In the same edition of the New England Journal of Medicine, an editorial by Loscalzo8 hypothesized that the failure to show benefit of B vitamins was due to toxicity from high doses of folic acid. All of this led to the conclusion by most physicians that “homocysteine is dead”.
In 1999, I had reported with colleagues that among dialysis patients, 5 mg daily of folic acid did not reduce tHcy compared with 1 mg daily.20 I thought, therefore, that B vitamins would not be effective in patients with renal impairment. Taken with the effect of B12 injections among patients with low B12 levels at baseline, this may have obscured the benefit of B vitamins in the VISP trial. We therefore carried out a subgroup analysis in the VISP study population, excluding 1,525/3,680 participants who received B12 injections, and/or had impaired renal function with an estimated glomerular filtration rate in the lowest decile (below 48 mL/min/1.73 m2).5 In the remaining subgroup of 2,155 patients, the median baseline serum B12 was 322 pmol/L.
Figure 2 shows the result of that study.5,15 Participants with a baseline serum B12 above the median (meaning they could absorb B12 well) and who had received high-dose B vitamins had a 34% reduction of stroke, myocardial infarction, and vascular death compared with those whose baseline B12 was below the median and received low-dose vitamins.
In 2010, the Diabetic Intervention with Vitamin in Nephropathy (DIVINe) study was published. Patients with diabetic nephropathy were randomized to high-dose B vitamins, containing folic acid 5 mg, B6 25 mg and cyanocobalamin 1,000 µg daily versus placebo. We found that B vitamins were harmful, accelerating the decline of renal function, and doubling cardiovascular events (Figure 3).9 All the events occurred in participants with a glomerular filtration rate of <50 mL/min/1.73 m2.21
After this study, I received emails pointing out that Koyama et al. had reported that patients with renal failure had high levels of thiocyanate.22 They had also reported that in patients with renal failure, methylcobalamin lowered levels of both tHcy and asymmetric dimethylarginine (ADMA; a nitric oxide antagonist that is an evil companion of homocysteine),23 whereas in a Norwegian study, cyanocobalamin did not lower levels of ADMA.24
In 2010, the Australian VITAmins TO Prevent Stroke (VITATOPS) trial reported no benefit of folate/B6 and cyanocobalamin 500 µg daily in the main study;10 later they reported that B vitamins reduced stroke by 24% in a subgroup that did not receive antiplatelet agents.13
Also in 2010, the French vitamin study, SUpplementation with FOlate, vitamin B6 and B12 and/or OMega-3 fatty acids (Su.Fol.OM3) was published.11 In this study the dose of cyanocobalamin was only 20 µg daily, and the renal function was much better than in the other studies (Table 2).4,6,7,9,10,14,25,26 The reduction of stroke was 43%.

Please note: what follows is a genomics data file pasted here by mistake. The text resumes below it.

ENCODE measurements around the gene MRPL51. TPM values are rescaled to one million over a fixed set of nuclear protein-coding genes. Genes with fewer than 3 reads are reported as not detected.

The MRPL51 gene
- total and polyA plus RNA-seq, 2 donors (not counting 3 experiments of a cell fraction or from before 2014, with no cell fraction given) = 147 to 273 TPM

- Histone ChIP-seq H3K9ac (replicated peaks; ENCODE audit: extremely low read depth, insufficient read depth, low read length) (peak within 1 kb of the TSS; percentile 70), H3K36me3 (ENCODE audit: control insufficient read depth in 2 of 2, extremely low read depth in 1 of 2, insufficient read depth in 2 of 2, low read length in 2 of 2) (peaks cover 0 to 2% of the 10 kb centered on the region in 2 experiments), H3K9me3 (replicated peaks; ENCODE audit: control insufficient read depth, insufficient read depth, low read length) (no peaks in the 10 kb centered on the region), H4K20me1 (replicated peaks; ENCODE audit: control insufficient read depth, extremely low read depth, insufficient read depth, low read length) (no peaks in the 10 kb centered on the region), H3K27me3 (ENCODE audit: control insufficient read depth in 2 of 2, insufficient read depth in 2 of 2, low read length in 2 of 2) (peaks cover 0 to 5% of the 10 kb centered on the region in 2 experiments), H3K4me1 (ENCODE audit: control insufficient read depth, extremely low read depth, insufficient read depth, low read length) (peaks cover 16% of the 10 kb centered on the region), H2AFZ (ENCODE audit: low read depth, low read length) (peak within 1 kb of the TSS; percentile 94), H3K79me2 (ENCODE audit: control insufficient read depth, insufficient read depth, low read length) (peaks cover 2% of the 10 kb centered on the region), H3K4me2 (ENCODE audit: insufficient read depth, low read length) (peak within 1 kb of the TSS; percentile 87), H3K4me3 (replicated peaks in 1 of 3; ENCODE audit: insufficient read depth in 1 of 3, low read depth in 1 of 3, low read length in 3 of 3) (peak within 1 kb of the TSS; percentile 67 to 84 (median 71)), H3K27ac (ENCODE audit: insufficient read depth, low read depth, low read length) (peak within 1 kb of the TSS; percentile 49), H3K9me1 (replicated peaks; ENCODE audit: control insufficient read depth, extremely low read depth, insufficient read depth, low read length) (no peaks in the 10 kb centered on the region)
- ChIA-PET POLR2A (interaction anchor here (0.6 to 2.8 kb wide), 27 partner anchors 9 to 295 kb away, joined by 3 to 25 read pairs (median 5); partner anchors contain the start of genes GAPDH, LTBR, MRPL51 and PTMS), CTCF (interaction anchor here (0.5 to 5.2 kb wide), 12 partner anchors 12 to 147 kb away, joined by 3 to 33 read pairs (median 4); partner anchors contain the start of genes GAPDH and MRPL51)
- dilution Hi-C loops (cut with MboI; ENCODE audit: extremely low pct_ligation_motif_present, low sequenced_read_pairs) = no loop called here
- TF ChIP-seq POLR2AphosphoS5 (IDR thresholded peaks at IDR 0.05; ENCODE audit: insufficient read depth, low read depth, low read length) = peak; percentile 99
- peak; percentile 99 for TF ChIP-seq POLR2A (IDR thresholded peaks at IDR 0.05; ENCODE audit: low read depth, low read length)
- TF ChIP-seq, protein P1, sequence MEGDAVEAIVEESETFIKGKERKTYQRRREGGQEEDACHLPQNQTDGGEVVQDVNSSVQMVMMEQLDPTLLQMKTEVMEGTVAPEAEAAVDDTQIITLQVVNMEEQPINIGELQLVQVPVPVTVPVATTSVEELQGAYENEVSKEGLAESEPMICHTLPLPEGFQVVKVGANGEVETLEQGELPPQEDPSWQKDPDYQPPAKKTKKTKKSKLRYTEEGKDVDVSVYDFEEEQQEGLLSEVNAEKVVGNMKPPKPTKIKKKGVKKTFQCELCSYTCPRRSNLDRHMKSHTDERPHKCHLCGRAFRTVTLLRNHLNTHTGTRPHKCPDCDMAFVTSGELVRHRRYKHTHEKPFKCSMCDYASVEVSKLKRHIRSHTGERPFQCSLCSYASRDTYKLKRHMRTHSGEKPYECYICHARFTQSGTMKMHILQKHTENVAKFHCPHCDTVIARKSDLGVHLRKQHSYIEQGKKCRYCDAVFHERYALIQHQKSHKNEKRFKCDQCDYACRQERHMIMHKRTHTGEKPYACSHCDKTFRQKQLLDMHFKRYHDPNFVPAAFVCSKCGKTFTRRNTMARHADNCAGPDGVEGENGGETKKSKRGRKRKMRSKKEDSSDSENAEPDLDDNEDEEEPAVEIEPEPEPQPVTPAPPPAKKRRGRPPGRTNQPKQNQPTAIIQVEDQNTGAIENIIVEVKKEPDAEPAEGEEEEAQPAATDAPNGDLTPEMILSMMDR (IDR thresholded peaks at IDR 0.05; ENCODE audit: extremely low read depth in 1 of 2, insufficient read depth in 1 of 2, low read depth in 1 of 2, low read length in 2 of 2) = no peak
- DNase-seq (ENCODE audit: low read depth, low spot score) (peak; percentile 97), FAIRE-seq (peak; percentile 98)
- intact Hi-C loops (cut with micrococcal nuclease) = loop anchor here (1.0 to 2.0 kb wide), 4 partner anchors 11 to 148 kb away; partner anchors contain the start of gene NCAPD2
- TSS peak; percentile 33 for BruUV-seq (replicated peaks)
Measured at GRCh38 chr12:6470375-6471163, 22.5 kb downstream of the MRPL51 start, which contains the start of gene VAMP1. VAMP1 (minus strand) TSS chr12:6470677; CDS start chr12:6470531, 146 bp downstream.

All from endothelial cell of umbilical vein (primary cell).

In 2011, I hypothesized with Stampfer that harm from cyanocobalamin among study participants with renal impairment had obscured the benefit of B vitamins in the earlier trials.12
Then in 2015, the final piece of the puzzle fell into place. The China Stroke Primary Prevention Trial (CSPPT) reported that in China, where folate fortification does not exist, folic acid reduced stroke in primary prevention by 25%.14 In higher-risk patients with low density lipoprotein cholesterol (LDL-C) of >2 mmol/L, folic acid reduced stroke by 30%.27 Crucially, folic acid was beneficial among study participants with impaired renal function.28
In 2017, with Yi and Hankey, we performed a meta-analysis of the trials stratified by dose of cynanocobalamin and by renal function. In addition, we analyzed patient-level data from the VISP trial and the VITAPOPS trial. What emerged was that harm from high-dose cyanocobalamin among study participants obscured the benefit of B vitamins among study participants with good renal function.15
In line with this analysis, it turns out that besides folic acid and possibly vitamin B6, we should perhaps be using methylcobalamin or oxocobalamin, not cyanocobalamin, to prevent stroke.
This is important because in the era of folate fortification, B12 is the major determinant of elevated tHcy.29,30 Unrecognized metabolic B12 deficiency is very common, and usually missed.31 Measuring total serum B12 does not accurately assess metabolic adequacy of B12 because a small and variable fraction is active (~6–20%). Thus, among patients with a total serum B12 in the reference range (~60–600 pmol/L), many patients have metabolic B12 deficiency. In order to assess metabolic adequacy of serum B12 it is necessary to measure holotranscobalamin, or one of the metabolites that are elevated in B12 deficiency: methylmalonic acid (MMA), or tHcy.31 The serum B12 level below which MMA or tHcy begins to rise is 400 pmol/L (Figure 4).31,32 So among patients referred to a stroke prevention clinic, 10% of patients aged below 50 years had metabolic B12 deficiency; above the age of 71 years it was 30%.33 In our community this appears to be declining as physicians become more aware of the issue.
Based on recent findings, it is now clear that B vitamins to lower homocysteine do prevent stroke. It is possible that this was obscured in the early trials by harm from cyanocobalamin among participants with impaired renal function. Metabolic B12 deficiency is very common, often missed, and raises levels of tHcy. In the era of folate fortification, B12 is the major nutritional determinant of elevated tHcy. Folate alone is therefore probably not the optimal therapy to lower tHcy. We should probably be using folate (and possibly B6) with methylcobalamin or oxocobalamin instead of cyanocobalamin.